NextGen know-how: Take responsibility for your life

first_img 13SHARESShareShareSharePrintMailGooglePinterestDiggRedditStumbleuponDeliciousBufferTumblr I recently had the opportunity to attend a week-long conference with Jack Canfield, co-author of the Chicken Soup for the Soul series and The Success Principles: How to Get From Where You Are to Where You Want to Be. The event was focused on helping people break through to higher levels of success.The first principle of success Jack introduced was “Take 100% Responsibility for Your Life.” Most of us have been conditioned to blame something or someone outside of ourselves for the parts of our life we don’t like. But the truth is, there is only one person who is responsible for the quality of life you live: you.When Jack first introduced this success principle, my immediate thought was that I didn’t have room for improvement. I take responsibility for my life. I don’t blame others for my outcomes. But as we got deeper into the topic, I realized there are places where excuses linger and I don’t take full responsibility. continue reading »last_img read more

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Jessop-Whittier Cup belongs to Women of Troy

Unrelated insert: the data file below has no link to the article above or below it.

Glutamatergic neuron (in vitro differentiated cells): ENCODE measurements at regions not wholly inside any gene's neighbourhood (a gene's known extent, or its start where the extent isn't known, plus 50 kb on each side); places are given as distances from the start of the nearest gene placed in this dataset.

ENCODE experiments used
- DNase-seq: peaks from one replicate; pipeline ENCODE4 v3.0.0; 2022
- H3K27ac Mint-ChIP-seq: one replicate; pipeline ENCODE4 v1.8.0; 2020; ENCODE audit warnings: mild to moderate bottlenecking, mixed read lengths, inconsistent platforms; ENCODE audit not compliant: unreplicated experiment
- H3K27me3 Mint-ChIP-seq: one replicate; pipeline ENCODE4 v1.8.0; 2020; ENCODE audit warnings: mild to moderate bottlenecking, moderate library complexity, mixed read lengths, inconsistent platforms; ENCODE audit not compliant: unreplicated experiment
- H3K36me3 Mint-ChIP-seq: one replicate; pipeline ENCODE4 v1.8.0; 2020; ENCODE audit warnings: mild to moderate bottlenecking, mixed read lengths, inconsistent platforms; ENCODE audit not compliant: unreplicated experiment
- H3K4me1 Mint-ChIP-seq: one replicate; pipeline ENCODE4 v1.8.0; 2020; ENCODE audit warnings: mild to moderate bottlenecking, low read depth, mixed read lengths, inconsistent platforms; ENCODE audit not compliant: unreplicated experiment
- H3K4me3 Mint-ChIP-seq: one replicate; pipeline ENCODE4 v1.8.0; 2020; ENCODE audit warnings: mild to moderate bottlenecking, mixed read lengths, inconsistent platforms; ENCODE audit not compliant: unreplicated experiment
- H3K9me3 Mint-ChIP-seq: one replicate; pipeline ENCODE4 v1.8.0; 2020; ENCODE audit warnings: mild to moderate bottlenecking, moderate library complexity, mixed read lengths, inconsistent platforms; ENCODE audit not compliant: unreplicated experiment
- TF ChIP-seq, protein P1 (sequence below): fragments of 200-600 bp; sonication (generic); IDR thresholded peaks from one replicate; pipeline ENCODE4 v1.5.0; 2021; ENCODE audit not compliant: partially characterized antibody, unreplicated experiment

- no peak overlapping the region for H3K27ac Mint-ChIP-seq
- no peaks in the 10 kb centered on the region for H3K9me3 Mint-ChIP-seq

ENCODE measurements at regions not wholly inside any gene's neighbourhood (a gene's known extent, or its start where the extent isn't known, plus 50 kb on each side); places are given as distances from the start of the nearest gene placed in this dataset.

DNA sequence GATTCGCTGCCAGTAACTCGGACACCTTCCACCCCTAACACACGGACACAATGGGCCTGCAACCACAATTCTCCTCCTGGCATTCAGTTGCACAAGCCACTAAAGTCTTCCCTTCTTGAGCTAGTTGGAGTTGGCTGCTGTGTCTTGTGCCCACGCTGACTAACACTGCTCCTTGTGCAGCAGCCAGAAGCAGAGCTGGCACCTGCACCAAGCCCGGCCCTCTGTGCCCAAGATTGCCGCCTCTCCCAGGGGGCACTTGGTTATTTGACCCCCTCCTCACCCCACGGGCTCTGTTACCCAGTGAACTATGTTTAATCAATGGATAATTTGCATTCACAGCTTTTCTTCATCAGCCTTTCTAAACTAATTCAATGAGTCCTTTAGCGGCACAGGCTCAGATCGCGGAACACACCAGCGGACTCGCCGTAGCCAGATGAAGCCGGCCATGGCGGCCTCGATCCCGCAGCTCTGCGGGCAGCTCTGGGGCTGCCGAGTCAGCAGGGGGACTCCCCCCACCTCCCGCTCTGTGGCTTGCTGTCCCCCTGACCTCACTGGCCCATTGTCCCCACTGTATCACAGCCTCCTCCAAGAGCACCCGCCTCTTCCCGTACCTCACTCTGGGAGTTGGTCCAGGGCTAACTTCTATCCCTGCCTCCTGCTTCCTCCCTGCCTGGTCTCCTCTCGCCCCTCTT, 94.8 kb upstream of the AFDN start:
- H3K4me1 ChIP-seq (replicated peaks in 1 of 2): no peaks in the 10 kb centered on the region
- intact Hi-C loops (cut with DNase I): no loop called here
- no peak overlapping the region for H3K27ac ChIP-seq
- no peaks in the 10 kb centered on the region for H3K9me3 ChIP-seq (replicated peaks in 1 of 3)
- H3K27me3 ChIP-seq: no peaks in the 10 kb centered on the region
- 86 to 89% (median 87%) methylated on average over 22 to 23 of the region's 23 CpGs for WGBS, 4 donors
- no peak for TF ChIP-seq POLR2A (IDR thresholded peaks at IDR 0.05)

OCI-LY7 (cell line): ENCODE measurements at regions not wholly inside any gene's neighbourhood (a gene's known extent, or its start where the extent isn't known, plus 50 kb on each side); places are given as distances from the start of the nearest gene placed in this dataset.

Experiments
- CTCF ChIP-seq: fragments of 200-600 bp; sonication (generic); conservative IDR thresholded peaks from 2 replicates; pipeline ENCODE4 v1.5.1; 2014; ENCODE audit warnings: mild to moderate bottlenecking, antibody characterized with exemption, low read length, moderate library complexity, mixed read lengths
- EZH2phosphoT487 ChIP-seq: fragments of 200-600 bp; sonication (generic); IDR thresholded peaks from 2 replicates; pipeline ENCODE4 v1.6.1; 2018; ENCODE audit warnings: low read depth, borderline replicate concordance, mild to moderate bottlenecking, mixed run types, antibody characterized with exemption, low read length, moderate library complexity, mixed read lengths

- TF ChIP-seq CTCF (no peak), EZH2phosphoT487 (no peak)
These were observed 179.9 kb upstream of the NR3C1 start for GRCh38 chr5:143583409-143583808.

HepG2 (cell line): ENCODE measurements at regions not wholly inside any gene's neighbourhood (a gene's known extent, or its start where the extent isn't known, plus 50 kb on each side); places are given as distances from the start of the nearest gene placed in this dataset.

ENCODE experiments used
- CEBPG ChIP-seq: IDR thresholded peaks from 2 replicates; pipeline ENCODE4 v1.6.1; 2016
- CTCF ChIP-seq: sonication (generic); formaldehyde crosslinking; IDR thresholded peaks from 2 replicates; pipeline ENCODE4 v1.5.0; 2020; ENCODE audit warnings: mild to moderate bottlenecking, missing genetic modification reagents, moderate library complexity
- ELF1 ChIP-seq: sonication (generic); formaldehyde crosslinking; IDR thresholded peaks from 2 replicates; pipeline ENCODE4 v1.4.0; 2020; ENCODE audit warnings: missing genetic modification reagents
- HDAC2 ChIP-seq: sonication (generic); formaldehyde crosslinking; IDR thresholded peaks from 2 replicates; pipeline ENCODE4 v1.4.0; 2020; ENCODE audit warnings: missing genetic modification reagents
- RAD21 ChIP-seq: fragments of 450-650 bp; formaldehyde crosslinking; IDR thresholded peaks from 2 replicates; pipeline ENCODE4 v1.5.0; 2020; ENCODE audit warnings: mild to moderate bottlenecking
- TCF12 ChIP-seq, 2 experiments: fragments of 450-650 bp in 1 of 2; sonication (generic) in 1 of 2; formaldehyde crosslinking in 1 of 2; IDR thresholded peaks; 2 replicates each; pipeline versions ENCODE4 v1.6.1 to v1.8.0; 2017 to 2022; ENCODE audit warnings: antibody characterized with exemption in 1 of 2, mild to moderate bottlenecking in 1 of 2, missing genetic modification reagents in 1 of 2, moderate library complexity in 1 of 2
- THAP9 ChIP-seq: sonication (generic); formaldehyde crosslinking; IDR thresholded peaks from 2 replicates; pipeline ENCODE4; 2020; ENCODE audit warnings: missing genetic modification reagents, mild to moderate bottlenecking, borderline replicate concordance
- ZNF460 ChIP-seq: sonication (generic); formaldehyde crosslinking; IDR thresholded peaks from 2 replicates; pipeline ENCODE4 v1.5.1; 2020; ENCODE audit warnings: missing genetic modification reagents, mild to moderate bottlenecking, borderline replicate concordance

first_imgThe No. 6 USC women’s rowing team won its fourth Jessop-Whittier Cup in school history and second straight at the San Diego Crew Classic.It was the first time in USC history that the Women of Troy won back-to-back Jessop-Whittier Cups. USC qualified all three varsity boats for the grand final.USC’s efforts were led by the varsity eight, which finished its race in 7:03.93.The Women of Troy never trailed in the race, finishing a boat length ahead of No. 1 Virginia, No. 8 Washington, No. 2 California, UCLA and No. 5 Stanford.USC’s second varsity eight was hindered by its position in lane 6, having to deal with cross winds and an outgoing tide.The boat took sixth place, falling behind UCLA, Washington, Virginia, Stanford and California.USC’s second varsity four won its third final, finishing 11 seconds in front of Stanford. The novice eight took third in the petite final and ninth overall.USC’s varsity four boat, which competed in the last grand final at the event, also encountered the same problems as the second varsity eight in lane 6, finishing fifth behind Virginia, Washington State, UCLA and Tennessee.The Women of Troy will next compete at Carnegie Lake in Princeton, N.J., on April 14 against Princeton and Yale.last_img read more

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